Russian RBS WorldPay Hacker Avoids Jail over $9M Heist

A hacker linked to a cyber-crime ring that illegally withdrew about $9 million from ATM machines around the world receives a six-year suspended sentence from authorities in Russia.

A hacker linked to the infamous $9 million RBS WorldPay ATM heist was given a six-year suspended sentence by Russian authorities for his role in the crime, according to reports.

In exchange for providing information to authorities, Viktor Pleshchuk, 28, of St. Petersburg, Russia, "received a reduced sentence, which includes four years of probation," Bloomberg said Sept. 8.

Pleshchuk, described by some as the mastermind behind the heist, has also been charged by authorities in the United States, along with several others.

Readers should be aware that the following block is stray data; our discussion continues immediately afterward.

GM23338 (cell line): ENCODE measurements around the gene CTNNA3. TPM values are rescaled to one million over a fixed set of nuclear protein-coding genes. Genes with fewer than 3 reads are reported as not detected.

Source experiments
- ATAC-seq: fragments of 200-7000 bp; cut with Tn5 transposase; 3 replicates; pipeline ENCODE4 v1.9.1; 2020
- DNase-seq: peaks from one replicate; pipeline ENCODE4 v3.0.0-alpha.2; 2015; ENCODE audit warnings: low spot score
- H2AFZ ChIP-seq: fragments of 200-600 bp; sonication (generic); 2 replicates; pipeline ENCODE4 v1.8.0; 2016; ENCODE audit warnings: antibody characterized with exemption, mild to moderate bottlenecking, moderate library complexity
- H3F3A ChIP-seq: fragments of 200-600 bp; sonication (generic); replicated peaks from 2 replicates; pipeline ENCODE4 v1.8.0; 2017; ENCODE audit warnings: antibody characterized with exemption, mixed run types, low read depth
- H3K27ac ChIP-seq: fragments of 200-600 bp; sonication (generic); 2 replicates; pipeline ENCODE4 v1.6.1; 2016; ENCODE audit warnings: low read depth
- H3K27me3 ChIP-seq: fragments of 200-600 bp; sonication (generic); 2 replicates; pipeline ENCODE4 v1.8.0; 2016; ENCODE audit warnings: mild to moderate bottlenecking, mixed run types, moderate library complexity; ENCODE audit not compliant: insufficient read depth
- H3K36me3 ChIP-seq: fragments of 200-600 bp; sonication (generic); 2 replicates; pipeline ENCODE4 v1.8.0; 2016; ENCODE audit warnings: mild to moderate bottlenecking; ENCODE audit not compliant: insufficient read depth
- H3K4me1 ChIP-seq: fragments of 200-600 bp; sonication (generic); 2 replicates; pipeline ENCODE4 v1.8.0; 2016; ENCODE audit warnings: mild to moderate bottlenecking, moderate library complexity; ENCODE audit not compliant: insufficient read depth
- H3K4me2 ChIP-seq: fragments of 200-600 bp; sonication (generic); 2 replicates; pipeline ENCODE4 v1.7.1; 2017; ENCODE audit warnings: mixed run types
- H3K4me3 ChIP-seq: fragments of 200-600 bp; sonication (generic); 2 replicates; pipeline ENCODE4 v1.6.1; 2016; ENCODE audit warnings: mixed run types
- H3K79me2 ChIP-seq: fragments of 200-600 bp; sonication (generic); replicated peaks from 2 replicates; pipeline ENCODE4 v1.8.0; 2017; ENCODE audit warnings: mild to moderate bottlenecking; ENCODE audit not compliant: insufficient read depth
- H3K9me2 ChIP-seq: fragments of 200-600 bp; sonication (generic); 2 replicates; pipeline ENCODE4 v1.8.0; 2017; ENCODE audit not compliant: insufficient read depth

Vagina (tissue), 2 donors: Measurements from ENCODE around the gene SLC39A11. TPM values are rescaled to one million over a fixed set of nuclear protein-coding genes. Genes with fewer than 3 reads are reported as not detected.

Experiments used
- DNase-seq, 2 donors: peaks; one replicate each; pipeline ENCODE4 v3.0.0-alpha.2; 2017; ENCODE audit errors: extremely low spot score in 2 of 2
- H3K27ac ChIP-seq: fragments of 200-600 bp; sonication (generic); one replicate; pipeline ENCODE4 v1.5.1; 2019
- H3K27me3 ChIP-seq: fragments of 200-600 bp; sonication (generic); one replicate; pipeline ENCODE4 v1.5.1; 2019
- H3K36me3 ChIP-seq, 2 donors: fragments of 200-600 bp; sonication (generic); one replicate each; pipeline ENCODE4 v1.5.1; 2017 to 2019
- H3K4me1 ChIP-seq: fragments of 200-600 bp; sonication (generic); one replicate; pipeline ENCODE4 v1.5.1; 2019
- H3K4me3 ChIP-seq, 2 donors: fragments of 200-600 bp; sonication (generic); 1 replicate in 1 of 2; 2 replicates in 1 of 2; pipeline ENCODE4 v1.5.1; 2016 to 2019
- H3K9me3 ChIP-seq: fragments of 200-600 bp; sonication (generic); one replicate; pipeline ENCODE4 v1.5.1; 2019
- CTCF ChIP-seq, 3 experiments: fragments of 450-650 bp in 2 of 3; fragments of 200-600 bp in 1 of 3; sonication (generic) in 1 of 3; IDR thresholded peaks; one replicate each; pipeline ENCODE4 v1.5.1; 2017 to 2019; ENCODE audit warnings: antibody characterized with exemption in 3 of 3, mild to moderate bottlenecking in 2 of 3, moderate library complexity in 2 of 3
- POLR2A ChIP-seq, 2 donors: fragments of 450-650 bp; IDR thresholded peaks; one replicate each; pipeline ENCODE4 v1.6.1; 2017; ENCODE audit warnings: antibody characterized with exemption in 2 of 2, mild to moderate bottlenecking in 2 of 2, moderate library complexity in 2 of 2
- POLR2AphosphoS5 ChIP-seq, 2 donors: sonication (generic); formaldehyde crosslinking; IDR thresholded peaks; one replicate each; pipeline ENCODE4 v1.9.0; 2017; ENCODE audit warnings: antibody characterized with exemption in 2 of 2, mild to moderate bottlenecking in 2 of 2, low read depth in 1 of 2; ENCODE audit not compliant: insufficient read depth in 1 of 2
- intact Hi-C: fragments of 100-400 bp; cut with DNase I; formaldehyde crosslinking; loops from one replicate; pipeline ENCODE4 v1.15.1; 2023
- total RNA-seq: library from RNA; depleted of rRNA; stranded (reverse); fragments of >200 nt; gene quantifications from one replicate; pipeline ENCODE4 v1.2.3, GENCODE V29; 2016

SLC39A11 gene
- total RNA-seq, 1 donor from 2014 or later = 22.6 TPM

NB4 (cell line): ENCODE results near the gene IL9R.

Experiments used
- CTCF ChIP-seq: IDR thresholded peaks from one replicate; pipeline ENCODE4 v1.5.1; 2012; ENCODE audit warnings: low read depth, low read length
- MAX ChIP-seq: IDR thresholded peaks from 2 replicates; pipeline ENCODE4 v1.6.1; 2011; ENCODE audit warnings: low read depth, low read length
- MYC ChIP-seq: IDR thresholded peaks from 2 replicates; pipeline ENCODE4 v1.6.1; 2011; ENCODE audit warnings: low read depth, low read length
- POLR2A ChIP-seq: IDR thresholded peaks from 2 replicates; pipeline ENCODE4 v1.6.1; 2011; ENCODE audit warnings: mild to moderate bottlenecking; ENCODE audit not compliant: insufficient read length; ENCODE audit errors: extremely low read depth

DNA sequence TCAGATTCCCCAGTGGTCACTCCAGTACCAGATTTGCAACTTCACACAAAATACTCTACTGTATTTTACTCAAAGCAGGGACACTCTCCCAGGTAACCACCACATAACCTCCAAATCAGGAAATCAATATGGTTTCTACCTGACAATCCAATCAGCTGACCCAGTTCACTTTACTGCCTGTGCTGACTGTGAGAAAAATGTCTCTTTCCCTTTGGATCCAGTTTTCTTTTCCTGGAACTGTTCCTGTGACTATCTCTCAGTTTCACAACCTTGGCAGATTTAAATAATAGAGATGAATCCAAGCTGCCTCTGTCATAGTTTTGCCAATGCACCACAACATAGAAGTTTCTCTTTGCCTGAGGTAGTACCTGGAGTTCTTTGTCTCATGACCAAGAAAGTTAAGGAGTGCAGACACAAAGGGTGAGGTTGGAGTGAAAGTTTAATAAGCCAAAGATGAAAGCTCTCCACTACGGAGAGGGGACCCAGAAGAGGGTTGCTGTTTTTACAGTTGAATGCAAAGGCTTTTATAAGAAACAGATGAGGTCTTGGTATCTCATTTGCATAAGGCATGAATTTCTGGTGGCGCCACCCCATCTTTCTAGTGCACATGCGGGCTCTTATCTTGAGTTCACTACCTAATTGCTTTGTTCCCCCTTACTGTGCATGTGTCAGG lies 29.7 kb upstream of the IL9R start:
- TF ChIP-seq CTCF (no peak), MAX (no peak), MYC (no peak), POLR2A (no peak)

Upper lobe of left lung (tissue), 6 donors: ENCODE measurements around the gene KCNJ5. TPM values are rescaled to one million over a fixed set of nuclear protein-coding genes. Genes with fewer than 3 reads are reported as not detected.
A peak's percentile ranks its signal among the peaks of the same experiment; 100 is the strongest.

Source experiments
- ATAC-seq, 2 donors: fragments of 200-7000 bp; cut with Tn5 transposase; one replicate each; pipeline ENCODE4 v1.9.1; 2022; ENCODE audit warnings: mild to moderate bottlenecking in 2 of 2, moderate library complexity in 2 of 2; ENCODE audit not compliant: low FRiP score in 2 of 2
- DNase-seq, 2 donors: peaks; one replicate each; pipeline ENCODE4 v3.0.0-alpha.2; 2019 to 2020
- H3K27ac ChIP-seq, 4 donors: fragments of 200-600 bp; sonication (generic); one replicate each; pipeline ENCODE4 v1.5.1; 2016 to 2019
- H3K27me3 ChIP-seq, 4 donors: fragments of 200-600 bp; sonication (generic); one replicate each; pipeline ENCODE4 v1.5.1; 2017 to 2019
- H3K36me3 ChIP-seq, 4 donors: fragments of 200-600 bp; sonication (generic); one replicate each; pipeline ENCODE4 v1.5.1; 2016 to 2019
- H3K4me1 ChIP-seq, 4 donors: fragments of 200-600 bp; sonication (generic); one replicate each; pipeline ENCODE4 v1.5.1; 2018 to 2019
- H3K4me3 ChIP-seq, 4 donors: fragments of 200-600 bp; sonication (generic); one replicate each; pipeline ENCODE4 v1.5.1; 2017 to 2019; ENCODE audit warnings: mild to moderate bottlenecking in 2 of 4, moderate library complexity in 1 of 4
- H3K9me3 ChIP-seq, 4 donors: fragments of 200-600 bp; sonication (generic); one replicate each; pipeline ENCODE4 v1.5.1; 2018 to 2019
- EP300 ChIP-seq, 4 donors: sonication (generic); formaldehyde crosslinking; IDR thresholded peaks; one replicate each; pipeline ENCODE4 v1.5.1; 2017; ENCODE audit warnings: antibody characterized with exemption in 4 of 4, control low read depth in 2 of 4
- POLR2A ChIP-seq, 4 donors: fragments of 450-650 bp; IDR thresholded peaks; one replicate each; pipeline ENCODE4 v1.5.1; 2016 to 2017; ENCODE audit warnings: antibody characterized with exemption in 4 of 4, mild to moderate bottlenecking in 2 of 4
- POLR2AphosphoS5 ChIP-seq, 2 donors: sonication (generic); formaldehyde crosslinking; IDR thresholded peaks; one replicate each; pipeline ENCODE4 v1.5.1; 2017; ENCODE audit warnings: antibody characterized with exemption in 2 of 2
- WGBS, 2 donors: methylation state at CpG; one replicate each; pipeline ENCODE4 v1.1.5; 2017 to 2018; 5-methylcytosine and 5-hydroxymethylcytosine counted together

The crew of cyber-thieves is accused of hacking into computer systems at RBS WorldPay in November 2008. According to the FBI, "Once the encryption on the company's card processing system was compromised," the hackers were able to use the data to create fake payroll debit cards, which they provided to a network of "cashers."

Using the cards, the cashers withdrew "more than $9 million from over 2,100 ATMs in at least 280 cities worldwide, including cities in the United States, Russia, ... Italy ... and Canada"-all in "a span of less than 12 hours," the FBI said in 2009.

"The sheer audacity of this criminal scheme, which stole an extraordinary amount of money in such a short time, is mind-boggling," blogged Graham Cluley, senior technology consultant at Sophos.

Pleshchuk has been ordered to pay back more than 275 million rubles to RBS WorldPay.

In August, 26-year-old Sergei Tsurikov, of Tallinn, Estonia, was extradited from Estonia to the United States to face charges in the case.